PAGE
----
LONG BEFORE THE UNITED STATES AS WE know it came into existence, Mexico was a colossal empire. Creeping colonisation resulted in the annexation by the U.S. of Texas, Utah, Arizona, Nevada, California and New Mexico: 1.3 million square kilometres, almost half of Mexico’s territory and almost 40 per cent of today’s India. The relationship has been unequal and problematic, though both countries have learnt to live with the inevitability of geography.
Mexico is the leading source of heroin, marijuana and methamphetamines for the U.S. and the leading transit country for cocaine from South America. Most of the guns in Mexico come from the U.S. Mexicans constitute the largest legal immigrant group in the U.S., nearly a third, and over half the 12 million illegal immigrants spread across the country.
Attempts were made to enhance Mexican prosperity through the North American Free Trade Agreement (NAFTA), which came into force in 1994 and was a new paradigm in security, trade and investment cooperation. Today, 85 per cent of Mexico’s exports go to the U.S.
U.S. exports to Mexico amounted to $236 billion in 2016. Mexico’s foreign trade, at 60 per cent of its gross domestic product, is higher than India’s even in absolute terms. It is the world’s leading exporter of refrigerators and flat-screen TVs; 80 per cent of its exports 30 years ago were oil, which it still possesses in plenty. The synergy between the U.S. and Mexican economies is obvious. What was not so apparent, until recently, was the extent of resentment of so-called Middle America to hard-working, low-paid “foreigners” now accused by President Donald Trump of, among other things, stealing American jobs. Trump’s insistence on a wall along the border, which Mexico would “indirectly” pay for, forced Mexican President Enrique Pena Nieto to abruptly cancel a trip to the U.S. at the end of January. In a reportedly offensive telephone conversation, Trump told Pena Nieto he may have to send U.S. troops to fight Mexican narcotraffickers. He wants to renegotiate NAFTA.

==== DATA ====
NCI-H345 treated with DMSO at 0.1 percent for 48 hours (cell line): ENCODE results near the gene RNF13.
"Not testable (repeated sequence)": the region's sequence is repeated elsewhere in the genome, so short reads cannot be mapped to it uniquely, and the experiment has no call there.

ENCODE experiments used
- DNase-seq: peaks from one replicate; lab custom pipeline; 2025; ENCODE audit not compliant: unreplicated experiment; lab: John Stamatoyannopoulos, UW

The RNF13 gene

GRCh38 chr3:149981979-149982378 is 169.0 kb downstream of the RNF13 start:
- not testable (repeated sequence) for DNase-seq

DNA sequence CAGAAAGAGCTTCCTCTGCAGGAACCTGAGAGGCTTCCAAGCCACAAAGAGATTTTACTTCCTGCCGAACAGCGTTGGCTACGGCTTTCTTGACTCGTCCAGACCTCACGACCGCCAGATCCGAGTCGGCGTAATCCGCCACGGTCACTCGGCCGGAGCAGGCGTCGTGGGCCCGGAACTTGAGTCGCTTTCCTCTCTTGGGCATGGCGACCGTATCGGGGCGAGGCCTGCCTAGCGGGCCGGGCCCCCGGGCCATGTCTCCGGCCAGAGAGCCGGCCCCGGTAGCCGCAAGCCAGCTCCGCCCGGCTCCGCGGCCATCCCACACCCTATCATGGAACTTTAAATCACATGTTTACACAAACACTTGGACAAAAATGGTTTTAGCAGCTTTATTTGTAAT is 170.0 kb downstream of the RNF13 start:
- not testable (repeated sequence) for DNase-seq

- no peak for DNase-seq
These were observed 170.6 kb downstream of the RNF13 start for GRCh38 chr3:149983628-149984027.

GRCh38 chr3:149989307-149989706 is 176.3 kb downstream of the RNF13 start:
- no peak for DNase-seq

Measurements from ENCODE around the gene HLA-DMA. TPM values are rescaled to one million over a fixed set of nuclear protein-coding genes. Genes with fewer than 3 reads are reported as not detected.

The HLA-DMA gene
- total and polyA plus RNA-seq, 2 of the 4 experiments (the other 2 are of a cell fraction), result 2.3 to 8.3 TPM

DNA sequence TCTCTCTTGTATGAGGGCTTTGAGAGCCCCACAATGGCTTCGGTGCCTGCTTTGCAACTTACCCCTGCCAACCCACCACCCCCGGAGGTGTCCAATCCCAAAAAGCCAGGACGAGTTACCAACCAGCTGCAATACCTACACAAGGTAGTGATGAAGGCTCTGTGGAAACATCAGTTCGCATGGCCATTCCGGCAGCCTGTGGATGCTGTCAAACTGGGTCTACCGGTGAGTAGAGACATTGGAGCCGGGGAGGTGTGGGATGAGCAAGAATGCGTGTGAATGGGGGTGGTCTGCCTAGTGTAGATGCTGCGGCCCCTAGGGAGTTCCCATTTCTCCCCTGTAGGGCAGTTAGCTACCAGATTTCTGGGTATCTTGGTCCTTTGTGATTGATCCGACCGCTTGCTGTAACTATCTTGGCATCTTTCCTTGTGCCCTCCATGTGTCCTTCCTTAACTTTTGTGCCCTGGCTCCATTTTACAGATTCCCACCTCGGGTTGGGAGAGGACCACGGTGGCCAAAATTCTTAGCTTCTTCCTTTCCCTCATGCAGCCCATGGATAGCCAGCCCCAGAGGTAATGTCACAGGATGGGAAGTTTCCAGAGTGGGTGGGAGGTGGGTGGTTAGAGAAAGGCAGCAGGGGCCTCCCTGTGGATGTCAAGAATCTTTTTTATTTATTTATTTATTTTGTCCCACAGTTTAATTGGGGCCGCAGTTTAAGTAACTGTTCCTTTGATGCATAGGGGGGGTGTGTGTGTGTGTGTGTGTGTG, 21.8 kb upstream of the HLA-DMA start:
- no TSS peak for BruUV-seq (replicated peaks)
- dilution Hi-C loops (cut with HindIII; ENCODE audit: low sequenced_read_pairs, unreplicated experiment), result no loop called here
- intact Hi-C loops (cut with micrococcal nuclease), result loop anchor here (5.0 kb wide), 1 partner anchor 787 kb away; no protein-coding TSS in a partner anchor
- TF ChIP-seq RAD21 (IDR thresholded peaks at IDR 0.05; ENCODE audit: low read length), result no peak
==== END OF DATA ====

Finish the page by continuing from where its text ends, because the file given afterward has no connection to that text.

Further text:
While much of this may sound like a pipe dream, reverberations resound. The car company Ford suspended a $1.6 billion investment plan in Mexico, while General Motors and Chrysler are treading cautiously after Trump warned that cars made in Mexico would face tariffs in the U.S. A low-profile visit by the new Mexican Foreign Minister, Luis Videgaray, to Washington in late January may have pushed some of the right buttons, but no light has been shed. Mexicans unanimously reject Trump’s declarations. The U.S. will have to pay a heavy price if Mexico halts cooperation on security, narcotics and immigration. Canada, the other partner in NAFTA, seems in no mood to alienate Mexico.